Civil Wars. / Henderson, Errol Anthony.

Encyclopedia of Violence, Peace, and Conflict. Elsevier Inc., 2008. p. 259-267.

Research output: Chapter in Book/Report/Conference proceedingChapter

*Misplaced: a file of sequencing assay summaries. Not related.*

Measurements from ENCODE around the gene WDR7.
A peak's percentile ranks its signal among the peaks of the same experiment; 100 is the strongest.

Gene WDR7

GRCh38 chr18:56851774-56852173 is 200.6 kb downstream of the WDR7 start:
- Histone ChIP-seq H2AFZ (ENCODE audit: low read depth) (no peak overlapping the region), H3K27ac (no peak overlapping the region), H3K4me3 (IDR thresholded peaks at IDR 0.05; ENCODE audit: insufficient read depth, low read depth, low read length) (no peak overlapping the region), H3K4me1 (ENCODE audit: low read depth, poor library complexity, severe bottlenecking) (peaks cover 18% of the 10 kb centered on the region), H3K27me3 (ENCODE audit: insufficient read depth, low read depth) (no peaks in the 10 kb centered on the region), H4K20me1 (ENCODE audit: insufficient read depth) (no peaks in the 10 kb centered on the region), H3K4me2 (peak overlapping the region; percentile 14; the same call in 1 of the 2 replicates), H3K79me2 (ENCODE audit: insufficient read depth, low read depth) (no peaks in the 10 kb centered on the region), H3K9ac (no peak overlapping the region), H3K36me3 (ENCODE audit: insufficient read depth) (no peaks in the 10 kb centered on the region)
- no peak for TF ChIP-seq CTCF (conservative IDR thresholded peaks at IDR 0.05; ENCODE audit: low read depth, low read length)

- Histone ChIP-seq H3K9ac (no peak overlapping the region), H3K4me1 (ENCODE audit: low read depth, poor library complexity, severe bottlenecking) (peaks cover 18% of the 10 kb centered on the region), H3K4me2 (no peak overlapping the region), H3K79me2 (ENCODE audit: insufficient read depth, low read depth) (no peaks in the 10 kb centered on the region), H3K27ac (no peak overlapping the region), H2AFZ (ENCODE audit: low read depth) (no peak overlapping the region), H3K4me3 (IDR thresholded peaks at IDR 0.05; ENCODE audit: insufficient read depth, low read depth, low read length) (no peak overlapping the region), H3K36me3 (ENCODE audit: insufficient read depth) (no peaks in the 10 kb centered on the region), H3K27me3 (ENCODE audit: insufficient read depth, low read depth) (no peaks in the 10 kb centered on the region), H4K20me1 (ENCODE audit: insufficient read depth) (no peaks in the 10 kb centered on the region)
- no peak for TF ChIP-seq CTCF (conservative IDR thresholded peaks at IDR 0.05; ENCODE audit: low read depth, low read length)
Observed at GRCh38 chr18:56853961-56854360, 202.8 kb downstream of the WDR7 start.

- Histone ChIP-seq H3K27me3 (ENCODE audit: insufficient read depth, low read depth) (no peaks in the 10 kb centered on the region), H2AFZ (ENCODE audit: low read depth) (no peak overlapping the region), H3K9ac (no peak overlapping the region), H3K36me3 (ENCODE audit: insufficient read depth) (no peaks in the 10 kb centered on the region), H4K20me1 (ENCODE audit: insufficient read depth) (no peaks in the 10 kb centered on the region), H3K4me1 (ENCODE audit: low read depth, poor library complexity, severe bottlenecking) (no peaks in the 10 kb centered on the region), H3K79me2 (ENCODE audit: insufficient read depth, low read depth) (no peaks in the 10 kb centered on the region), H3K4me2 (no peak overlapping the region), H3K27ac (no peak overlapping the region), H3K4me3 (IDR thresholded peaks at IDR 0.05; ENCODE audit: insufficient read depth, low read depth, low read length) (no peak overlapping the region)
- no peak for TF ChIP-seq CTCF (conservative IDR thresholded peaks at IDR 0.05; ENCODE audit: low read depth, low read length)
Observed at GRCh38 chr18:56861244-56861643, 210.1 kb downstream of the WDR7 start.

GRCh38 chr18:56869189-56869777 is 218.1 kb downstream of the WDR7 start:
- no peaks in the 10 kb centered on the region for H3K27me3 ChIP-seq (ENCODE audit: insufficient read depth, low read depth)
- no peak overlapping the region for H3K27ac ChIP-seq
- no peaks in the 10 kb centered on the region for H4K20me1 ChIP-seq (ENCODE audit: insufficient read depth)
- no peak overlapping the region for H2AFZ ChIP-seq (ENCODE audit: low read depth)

TY - CHAP

T1 - Civil Wars

AU - Henderson, Errol Anthony

PY - 2008/1/1

Y1 - 2008/1/1